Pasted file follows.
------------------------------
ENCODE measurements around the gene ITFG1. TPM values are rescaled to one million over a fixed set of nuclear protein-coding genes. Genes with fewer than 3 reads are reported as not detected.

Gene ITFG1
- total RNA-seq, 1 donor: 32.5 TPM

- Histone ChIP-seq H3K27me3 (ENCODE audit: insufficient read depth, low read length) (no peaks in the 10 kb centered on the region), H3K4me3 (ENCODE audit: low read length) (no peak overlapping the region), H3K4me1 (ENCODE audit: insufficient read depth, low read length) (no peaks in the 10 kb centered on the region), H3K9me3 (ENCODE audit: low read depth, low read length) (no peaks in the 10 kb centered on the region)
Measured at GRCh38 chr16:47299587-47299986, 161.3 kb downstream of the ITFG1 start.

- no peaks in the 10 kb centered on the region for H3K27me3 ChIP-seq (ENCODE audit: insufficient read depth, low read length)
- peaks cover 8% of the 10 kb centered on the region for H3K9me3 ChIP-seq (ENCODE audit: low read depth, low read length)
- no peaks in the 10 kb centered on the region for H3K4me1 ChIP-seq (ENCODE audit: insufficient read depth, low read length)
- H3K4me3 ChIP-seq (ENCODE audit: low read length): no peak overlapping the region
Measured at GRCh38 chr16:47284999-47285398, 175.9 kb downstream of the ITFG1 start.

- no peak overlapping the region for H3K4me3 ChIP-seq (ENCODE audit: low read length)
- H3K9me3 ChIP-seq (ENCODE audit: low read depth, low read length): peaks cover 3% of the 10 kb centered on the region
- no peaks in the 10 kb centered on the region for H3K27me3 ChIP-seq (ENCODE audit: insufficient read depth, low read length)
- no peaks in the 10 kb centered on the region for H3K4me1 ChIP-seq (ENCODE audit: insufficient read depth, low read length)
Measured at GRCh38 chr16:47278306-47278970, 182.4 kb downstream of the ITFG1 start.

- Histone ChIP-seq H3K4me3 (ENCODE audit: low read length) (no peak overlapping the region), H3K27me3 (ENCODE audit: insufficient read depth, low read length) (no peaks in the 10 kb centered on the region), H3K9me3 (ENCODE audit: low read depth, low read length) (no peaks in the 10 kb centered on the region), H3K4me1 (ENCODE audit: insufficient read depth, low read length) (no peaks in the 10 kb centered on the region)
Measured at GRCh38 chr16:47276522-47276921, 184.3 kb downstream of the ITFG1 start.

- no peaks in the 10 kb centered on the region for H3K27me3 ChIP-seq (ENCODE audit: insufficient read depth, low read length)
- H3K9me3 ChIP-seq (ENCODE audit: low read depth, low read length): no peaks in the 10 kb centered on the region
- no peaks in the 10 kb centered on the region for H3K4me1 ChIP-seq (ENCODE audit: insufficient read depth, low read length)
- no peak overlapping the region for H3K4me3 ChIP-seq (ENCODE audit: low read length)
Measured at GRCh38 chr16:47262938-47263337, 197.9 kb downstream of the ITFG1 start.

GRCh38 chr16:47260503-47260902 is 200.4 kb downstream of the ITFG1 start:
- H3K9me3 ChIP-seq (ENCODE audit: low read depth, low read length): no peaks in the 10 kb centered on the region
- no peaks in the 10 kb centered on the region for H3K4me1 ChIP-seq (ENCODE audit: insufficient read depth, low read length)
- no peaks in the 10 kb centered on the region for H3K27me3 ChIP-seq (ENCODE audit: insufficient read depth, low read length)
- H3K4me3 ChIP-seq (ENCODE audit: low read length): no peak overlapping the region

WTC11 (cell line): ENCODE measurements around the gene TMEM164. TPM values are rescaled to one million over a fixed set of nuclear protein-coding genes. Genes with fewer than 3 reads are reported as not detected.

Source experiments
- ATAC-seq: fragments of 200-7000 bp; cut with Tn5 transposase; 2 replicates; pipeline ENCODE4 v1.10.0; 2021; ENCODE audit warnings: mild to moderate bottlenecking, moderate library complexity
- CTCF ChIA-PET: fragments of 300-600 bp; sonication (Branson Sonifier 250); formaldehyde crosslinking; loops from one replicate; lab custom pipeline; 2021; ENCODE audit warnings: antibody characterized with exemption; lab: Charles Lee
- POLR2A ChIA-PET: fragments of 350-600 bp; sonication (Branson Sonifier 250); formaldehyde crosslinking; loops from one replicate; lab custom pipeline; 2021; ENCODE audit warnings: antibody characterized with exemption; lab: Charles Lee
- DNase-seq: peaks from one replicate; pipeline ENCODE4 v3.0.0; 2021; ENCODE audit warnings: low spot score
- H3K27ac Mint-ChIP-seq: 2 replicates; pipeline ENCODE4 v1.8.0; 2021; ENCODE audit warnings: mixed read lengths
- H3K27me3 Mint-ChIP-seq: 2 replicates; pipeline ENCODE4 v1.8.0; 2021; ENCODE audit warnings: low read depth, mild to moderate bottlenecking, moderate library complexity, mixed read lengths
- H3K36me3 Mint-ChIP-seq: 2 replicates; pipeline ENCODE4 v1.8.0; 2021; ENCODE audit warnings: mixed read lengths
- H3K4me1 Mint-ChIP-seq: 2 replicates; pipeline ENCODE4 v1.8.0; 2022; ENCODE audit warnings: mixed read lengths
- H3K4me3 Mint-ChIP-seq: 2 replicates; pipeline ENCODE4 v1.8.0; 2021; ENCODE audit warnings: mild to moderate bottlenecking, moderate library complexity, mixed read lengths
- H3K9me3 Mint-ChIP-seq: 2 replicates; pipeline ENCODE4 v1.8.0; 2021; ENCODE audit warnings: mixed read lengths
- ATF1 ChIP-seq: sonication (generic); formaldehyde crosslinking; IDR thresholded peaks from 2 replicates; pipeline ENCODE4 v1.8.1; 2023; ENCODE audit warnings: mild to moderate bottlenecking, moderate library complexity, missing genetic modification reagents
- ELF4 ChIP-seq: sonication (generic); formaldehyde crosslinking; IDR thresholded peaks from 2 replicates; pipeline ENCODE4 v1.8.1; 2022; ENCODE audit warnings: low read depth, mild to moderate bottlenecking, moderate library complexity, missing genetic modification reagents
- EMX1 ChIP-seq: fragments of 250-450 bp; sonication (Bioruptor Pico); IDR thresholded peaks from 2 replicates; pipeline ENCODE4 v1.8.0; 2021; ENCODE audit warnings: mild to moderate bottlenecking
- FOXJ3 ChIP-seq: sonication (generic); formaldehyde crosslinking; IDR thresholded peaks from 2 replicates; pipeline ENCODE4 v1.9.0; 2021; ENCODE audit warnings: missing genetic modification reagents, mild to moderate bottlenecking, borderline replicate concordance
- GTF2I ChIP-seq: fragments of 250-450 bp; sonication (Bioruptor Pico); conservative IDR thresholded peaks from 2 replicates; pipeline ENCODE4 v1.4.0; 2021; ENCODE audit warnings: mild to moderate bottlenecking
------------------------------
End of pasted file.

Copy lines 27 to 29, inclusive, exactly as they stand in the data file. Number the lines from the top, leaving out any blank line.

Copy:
- H3K4me3 ChIP-seq (ENCODE audit: low read length): no peak overlapping the region

WTC11 (cell line): ENCODE measurements around the gene TMEM164. TPM values are rescaled to one million over a fixed set of nuclear protein-coding genes. Genes with fewer than 3 reads are reported as not detected.

Source experiments